Iron Lady of Europe Quits. Will Gold Replace Her?

Sunshine Profits |

On Thursday, Mr. Draghi held a press conference. But the real thunderbolt hit on Monday, when Ms. Merkel announced that she would step down this year as a leader of her conservative party. Will that lighting make gold shine?

Draghi Says That We Shouldn’t Worry

Let’s start with the latest ECB’s monetary policy statement and the following Draghi’s press conference. In short, the ECB kept its monetary policy unchanged, which means that the European quantitative easing will end in December 2018. Given a somewhat weaker economic momentum in the euro area and the turmoil in Italy, the lack of any changes might seem to be rather hawkish. However, the expansion of the euro area economy continues, while inflation pressure is gradually rising. According to Draghi, we should not worry about the weaker momentum, as “it’s simply that we're having growth returning to potential after 2017, where it was clearly above potential.”

The Q&A part was understandably dominated by inquiries about the situation in Italy and its potential impact on the ECB’s actions. Draghi noted that there were some spillovers to other countries, but they were limited. Although he expressed confidence that an agreement between the Italian government and the European Commission would be found, Draghi acknowledged the sovereign-bank doom loop:

But certainly these bonds are in the banks' portfolios. If they lose value, they are denting into the capital position of the banks; that's obvious, so that’s what it is.As I said, I'm still – I shouldn't say optimistic – but I'm still confident an agreement will be found. But basically, yes, you have a dent in capital position. Then of course you have weakening funding conditions as well and all this is going to translate into different lending terms.

To be sure, the balance sheets of Italian banks have improved since the Great Recession, but they used much of the injected capital to buy more sovereign debt. Italy’s financial institutions hold the highest share of state obligations in the euro area, which is now one of the greatest downside risks in the global markets.

Merkel Steps Down. Will Gold Replace Her?

Let’s move from Italy to Germany, as a great leadership transition is approaching in the biggest EU’s economy. Yesterday, Ms. Merkel, after 13 years as a chancellor, announced that she will not not stand again as a candidate to head the Christian Democratic Union and a candidate for another term as a chancellor. Her decision followed historically weak results in state elections in Bavaria and Hesse. It might be seen as a consequence of the European migrant crisis which lowered the support for Merkel.

Now, the question is who will replace the Iron Lady of Europe. The analysts speculate about the following names as possible successors to lead the CDU: Annegret Kramp-Karrenbauer, Friedrich Merz, Jens Spahn, and Armin Laschet. We like the first candidate, as her name is tricky even for Germans, and she is also called “mini-Merkel”, isn’t that cute?

But let’s be serious. What about gold? Is she a good candidate for a chancellor (of investments)? Remember that Caligula loved his horse, Incitatus, so much that he planned to make him a consul. In the long run, gold should outshine all other candidates. But yesterday it declined, as one can see in the chart below.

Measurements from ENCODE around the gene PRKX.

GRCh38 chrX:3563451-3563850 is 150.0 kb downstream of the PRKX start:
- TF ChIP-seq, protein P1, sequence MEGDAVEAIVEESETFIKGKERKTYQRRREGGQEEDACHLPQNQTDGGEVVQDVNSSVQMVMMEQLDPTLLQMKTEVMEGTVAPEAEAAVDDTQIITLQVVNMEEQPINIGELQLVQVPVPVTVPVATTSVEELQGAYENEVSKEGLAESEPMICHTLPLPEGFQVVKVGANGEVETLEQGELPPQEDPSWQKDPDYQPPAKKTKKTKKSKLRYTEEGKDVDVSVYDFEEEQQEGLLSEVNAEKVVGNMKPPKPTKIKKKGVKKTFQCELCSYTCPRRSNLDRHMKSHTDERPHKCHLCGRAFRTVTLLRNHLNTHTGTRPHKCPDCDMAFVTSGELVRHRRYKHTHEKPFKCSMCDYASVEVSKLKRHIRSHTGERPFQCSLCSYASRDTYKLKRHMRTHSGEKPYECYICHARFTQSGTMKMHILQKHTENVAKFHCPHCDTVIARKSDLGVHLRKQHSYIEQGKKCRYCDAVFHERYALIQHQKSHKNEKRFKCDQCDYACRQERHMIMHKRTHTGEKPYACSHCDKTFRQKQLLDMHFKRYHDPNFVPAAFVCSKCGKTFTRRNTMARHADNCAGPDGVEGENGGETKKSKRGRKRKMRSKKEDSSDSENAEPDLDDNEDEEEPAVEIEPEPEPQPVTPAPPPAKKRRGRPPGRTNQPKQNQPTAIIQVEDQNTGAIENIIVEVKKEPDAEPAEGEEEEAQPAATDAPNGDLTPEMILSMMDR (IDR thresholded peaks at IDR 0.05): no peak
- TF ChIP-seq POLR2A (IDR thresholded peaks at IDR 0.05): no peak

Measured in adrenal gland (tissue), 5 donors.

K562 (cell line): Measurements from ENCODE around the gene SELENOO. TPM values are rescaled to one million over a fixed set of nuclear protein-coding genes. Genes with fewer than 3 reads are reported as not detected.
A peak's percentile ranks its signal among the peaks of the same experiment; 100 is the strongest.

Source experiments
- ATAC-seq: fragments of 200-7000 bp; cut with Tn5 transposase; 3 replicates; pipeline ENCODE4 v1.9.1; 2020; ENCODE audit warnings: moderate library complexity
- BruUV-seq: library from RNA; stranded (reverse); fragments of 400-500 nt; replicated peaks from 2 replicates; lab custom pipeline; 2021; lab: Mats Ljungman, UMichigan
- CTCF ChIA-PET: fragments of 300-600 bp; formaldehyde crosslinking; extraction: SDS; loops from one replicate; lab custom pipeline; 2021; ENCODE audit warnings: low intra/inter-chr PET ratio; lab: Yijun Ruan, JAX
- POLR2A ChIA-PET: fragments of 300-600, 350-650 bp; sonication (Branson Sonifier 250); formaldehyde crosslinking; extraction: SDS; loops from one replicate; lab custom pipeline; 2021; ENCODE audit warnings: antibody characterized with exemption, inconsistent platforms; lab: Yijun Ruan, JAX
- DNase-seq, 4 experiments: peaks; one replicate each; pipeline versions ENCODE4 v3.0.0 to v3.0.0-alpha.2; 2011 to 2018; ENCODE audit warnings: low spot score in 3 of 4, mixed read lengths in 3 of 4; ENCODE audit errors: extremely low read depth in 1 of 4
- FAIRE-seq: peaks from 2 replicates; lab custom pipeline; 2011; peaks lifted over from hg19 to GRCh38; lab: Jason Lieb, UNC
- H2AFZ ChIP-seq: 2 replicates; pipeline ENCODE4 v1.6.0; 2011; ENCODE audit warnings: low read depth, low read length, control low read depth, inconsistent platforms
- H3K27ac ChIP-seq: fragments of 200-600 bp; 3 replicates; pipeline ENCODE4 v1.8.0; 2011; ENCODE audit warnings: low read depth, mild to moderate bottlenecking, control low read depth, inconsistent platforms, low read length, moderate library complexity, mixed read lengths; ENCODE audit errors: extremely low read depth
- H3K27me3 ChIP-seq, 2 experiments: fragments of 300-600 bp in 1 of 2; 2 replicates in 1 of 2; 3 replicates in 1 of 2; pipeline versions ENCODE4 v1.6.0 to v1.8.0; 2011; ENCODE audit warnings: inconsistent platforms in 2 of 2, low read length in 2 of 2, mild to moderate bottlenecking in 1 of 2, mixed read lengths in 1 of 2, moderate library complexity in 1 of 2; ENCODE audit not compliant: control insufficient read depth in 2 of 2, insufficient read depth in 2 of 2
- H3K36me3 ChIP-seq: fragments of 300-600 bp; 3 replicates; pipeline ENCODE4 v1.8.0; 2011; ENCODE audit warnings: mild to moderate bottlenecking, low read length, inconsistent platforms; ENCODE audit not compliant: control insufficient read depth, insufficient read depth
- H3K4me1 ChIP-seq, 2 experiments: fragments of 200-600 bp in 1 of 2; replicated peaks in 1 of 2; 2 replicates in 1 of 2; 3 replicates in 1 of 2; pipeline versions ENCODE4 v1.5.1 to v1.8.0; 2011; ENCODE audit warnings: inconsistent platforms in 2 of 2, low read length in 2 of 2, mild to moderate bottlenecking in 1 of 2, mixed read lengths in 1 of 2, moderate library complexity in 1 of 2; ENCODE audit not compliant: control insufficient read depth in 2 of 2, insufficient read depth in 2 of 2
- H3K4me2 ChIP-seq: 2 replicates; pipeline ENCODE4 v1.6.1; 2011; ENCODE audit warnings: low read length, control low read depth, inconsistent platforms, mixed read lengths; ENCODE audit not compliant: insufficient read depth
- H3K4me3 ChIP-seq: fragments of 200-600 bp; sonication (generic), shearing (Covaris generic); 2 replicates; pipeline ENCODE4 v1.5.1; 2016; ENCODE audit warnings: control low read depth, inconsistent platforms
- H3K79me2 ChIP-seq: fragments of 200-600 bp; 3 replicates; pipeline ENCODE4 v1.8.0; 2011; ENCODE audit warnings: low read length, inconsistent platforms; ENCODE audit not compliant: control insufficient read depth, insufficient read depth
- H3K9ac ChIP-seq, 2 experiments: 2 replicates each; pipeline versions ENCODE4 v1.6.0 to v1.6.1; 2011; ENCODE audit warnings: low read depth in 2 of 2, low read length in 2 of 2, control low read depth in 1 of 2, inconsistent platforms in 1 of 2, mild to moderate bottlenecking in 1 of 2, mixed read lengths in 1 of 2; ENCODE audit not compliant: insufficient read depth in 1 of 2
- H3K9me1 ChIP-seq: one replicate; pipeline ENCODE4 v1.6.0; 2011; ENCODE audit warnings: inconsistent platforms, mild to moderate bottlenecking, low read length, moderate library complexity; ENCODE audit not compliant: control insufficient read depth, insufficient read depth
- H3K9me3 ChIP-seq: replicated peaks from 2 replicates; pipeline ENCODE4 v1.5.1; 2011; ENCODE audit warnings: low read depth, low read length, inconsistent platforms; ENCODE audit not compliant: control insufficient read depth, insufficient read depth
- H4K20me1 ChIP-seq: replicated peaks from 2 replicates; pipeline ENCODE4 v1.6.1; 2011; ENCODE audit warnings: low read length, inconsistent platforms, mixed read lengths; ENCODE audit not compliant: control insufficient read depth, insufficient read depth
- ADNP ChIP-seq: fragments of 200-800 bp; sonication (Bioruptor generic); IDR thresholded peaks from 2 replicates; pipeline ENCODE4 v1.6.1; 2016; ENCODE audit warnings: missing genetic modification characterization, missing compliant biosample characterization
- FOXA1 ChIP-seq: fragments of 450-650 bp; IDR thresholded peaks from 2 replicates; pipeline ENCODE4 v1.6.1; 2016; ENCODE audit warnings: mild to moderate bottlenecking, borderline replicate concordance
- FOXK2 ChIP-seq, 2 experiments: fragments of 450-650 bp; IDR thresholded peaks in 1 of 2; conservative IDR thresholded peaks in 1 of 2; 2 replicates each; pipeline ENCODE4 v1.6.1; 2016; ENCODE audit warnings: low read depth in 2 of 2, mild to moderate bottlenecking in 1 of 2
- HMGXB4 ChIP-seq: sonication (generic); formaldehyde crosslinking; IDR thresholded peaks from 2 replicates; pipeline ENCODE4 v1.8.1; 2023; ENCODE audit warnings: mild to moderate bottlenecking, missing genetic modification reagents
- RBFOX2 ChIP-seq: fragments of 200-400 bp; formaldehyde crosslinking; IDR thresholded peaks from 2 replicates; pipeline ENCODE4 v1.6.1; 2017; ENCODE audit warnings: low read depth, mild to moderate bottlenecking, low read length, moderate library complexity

Chart 1: Gold prices from October 28 to October 30, 2018.

Gold prices from October 28 to October 30, 2018

The reason was that the US dollar appreciated versus euro on the news that Merkel would not seek re-election as head of her CDU party and the German government. The market reaction is understandable, as she was considered to be a stabilizing force for Germany and the euro zone throughout the last decade. Sure, she is still a Chancellor and will lead the country until 2021. And she could then move on up to Brussels for some key position. But markets sent a clear signal, the end of Merkel’s era will not help the euro, which struggled even with her. Unfortunately for the gold bulls, it implies that the greenback may strengthen even more, exerting downward pressure on the yellow metal. To shine, gold has to replace the US dollar. But investors are not yet ready to abandon the greenback. But who knows: maybe the US mid-term elections will change something? Stay tuned!

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Disclaimer: Please note that the aim of the above analysis is to discuss the likely long-term impact of the featured phenomenon on the price of gold and this analysis does not indicate (nor does it aim to do so) whether gold is likely to move higher or lower in the short- or medium term. In order to determine the latter, many additional factors need to be considered (i.e. sentiment, chart patterns, cycles, indicators, ratios, self-similar patterns and more) and we are taking them into account (and discussing the short- and medium-term outlook) in our trading alerts.

Thank you.

Arkadiusz Sieron, Ph.D.
Sunshine Profits‘ Gold News Monitor and Market Overview Editor

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DISCLOSURE: The views and opinions expressed in this article are those of the authors, and do not represent the views of equities.com. Readers should not consider statements made by the author as formal recommendations and should consult their financial advisor before making any investment decisions. To read our full disclosure, please go to: http://www.equities.com/disclaimer

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